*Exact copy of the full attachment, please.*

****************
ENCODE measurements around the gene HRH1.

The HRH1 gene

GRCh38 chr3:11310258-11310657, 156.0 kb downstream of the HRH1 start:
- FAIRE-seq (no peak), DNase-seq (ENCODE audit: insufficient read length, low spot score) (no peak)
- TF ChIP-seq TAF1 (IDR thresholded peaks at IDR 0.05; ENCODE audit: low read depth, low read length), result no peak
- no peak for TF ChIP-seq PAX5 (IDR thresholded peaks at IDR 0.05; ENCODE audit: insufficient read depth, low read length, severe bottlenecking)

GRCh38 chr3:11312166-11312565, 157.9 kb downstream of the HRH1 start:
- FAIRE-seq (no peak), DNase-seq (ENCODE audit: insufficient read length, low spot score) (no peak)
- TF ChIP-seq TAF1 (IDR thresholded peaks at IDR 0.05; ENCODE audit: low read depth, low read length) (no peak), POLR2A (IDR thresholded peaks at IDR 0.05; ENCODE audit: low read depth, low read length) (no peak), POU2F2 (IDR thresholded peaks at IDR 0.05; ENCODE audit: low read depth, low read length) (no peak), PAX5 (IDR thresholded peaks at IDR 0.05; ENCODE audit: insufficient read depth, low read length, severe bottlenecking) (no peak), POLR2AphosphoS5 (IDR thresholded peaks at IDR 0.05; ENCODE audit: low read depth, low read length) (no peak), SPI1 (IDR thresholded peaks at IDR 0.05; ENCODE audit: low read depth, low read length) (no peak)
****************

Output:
ENCODE measurements around the gene HRH1.

The HRH1 gene

GRCh38 chr3:11310258-11310657, 156.0 kb downstream of the HRH1 start:
- FAIRE-seq (no peak), DNase-seq (ENCODE audit: insufficient read length, low spot score) (no peak)
- TF ChIP-seq TAF1 (IDR thresholded peaks at IDR 0.05; ENCODE audit: low read depth, low read length), result no peak
- no peak for TF ChIP-seq PAX5 (IDR thresholded peaks at IDR 0.05; ENCODE audit: insufficient read depth, low read length, severe bottlenecking)

GRCh38 chr3:11312166-11312565, 157.9 kb downstream of the HRH1 start:
- FAIRE-seq (no peak), DNase-seq (ENCODE audit: insufficient read length, low spot score) (no peak)
- TF ChIP-seq TAF1 (IDR thresholded peaks at IDR 0.05; ENCODE audit: low read depth, low read length) (no peak), POLR2A (IDR thresholded peaks at IDR 0.05; ENCODE audit: low read depth, low read length) (no peak), POU2F2 (IDR thresholded peaks at IDR 0.05; ENCODE audit: low read depth, low read length) (no peak), PAX5 (IDR thresholded peaks at IDR 0.05; ENCODE audit: insufficient read depth, low read length, severe bottlenecking) (no peak), POLR2AphosphoS5 (IDR thresholded peaks at IDR 0.05; ENCODE audit: low read depth, low read length) (no peak), SPI1 (IDR thresholded peaks at IDR 0.05; ENCODE audit: low read depth, low read length) (no peak)